love in troubled times

When I first met my husband back in my college days, he was this calm and grounded guy (still is, I suppose). Initially, I actually thought something had to be wrong with him because he was so different from anyone I had known. Over time, I realized how nice this was to have someone who didn’t have a temper or was not easily provoked. He was thoughtful with his words and ALWAYS able to see multiple sides of any situation. He read books by Carlos Castenada and about the Tao and Buddhism and other religious and cultural practices that I knew nothing about. It was intriguing. It opened up a whole new world to me.

I was a stress case, highly emotional, judgemental, and aggressive. His understanding untitled-7947and grounded nature helped me become the person I wanted to be instead of who I was at the time. He always reminded me that tough times were just temporary and transitional, they didn’t last forever so don’t hang on to the emotions of it. However I remember telling him “it’s easy to be all zen when you have no stress, but can you do it during times of turmoil?” Being married and raising children certainly put him to the test.

Today, I still think that is a valid question. Can you remain loving, gentle, understanding, grounded, and with a healthy perspective when times are tough? …with someone who has hurt you? …when life is not going your way? These are the times that your resolve is tested and these are the times when your beliefs get put into practice. Can you walk the real walk?

There have been many times that I have been hurt or perceived some injustice. In the past, I would get angry, hateful, depressed….all sorts of negative behaviors and thoughts. More recently, after years of living with Jeff and surrounding myself with books and peope who value love, I find myself able to just observe and honor that there is a reason for what is happening. Maybe I needed to learn a lesson, maybe they did. No matter what, it is an opportunity for growth and practice.

It’s a lesson in love and patience.

Every day, we can get mad, get even, or move on. Its our choice. When I chose to come at a situation from a place of love and understanding, I really feel better…even if my feelings have been hurt or if something bad has happened. I can feel the pain but understand its part of the journey and I will survive.  I will be a better person for the experience and I say “thank you” for the lesson.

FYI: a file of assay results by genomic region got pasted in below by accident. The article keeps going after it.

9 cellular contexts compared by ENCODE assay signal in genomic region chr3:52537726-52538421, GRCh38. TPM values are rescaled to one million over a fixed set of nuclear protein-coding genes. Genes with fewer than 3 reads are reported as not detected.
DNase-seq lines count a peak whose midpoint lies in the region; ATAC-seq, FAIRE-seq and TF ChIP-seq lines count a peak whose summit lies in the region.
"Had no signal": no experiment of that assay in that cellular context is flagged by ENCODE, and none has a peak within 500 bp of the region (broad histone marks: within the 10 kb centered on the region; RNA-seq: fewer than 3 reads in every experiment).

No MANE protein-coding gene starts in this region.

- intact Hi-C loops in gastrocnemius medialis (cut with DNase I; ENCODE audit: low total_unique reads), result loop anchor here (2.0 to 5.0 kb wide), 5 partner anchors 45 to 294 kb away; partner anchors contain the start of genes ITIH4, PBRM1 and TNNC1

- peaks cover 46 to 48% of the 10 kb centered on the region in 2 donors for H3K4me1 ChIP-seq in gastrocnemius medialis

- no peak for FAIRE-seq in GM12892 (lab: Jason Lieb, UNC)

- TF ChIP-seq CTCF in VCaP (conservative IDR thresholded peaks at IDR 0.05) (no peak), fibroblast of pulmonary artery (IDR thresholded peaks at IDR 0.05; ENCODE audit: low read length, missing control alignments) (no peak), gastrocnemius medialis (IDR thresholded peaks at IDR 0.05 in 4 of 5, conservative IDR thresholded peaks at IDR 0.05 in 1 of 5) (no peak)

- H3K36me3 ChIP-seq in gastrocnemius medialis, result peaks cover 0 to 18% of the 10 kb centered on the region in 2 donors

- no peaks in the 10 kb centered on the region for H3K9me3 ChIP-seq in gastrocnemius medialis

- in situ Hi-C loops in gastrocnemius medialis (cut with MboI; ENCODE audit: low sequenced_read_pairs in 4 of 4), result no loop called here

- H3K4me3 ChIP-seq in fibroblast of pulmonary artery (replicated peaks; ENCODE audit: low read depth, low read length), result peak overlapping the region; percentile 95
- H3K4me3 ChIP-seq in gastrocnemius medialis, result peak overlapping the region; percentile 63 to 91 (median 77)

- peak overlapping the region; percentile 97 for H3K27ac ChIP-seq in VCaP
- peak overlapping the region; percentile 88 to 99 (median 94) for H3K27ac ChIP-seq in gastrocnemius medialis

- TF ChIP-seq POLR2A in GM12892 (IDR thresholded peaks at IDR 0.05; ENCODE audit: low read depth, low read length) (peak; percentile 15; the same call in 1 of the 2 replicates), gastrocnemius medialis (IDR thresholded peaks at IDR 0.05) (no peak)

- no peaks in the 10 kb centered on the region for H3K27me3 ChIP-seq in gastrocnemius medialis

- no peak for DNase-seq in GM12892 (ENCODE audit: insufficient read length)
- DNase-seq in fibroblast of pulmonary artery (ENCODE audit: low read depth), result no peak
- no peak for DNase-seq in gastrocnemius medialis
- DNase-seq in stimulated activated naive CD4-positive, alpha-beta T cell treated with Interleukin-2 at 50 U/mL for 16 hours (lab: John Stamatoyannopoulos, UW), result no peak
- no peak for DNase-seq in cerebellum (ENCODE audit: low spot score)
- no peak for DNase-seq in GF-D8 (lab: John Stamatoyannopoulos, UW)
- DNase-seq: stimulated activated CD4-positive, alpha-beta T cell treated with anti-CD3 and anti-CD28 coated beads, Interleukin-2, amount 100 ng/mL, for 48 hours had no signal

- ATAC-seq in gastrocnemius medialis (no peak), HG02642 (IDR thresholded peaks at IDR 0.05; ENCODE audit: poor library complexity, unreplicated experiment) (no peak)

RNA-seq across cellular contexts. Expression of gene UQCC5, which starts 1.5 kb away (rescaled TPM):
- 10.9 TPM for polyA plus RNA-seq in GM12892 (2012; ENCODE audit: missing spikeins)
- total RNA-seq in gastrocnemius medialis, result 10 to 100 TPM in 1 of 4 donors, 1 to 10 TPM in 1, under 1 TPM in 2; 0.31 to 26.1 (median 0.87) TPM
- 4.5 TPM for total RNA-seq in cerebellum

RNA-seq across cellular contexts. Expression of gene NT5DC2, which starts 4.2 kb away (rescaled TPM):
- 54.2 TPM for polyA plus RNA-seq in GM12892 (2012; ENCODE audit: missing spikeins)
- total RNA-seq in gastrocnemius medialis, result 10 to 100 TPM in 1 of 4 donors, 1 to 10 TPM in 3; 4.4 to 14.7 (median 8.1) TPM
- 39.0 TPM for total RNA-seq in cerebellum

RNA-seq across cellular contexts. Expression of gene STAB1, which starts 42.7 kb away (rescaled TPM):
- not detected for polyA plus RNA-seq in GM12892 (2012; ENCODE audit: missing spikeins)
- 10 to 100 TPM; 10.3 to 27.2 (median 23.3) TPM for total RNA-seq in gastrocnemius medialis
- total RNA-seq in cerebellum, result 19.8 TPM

Life goes on…make something good from bad, but don’t hang on to the negativity. Don’t punish yourself or others. Say “thank you” for the opportunity to grow, learn, and be challenged.

I could give SO many examples to help illustrate this but I won’t…there are just too many and there is no reason to bring up the past and possibly hurt people. But we have all been there. To minimize the hurt, try to find the other perspective, the other side of the story….see everything from multiple points of view.

I say this a lot…ask my students: Life is like a car accident. Envision two cars, having their own journey, collide with each other. Each car/person has their own story of what happened. It is their own experience. Many times it doesn’t match the other car’s story/experience. Yet, it’s the same event with 2 unqiue and true stories.  Step away and see the other car’s story and how it looks from that angle. It can teach you a lot about yourself and how the world works. You also begin to observe and respond with thoughtfulness instead of reacting with emotion.

I promise, if you can stop for a second and see the rest of the story…your life will be richer for it. The hurts won’t seem to big.

Am I perfect at this….heck no! But I keep trying. Each time I get a little better, a little more loving, a little less broken.

“Be mindful in your personal actions and act with empathy and compassion towards the environment and others.” – Tessa Wardley from The Mindful Art of Wild Swimming

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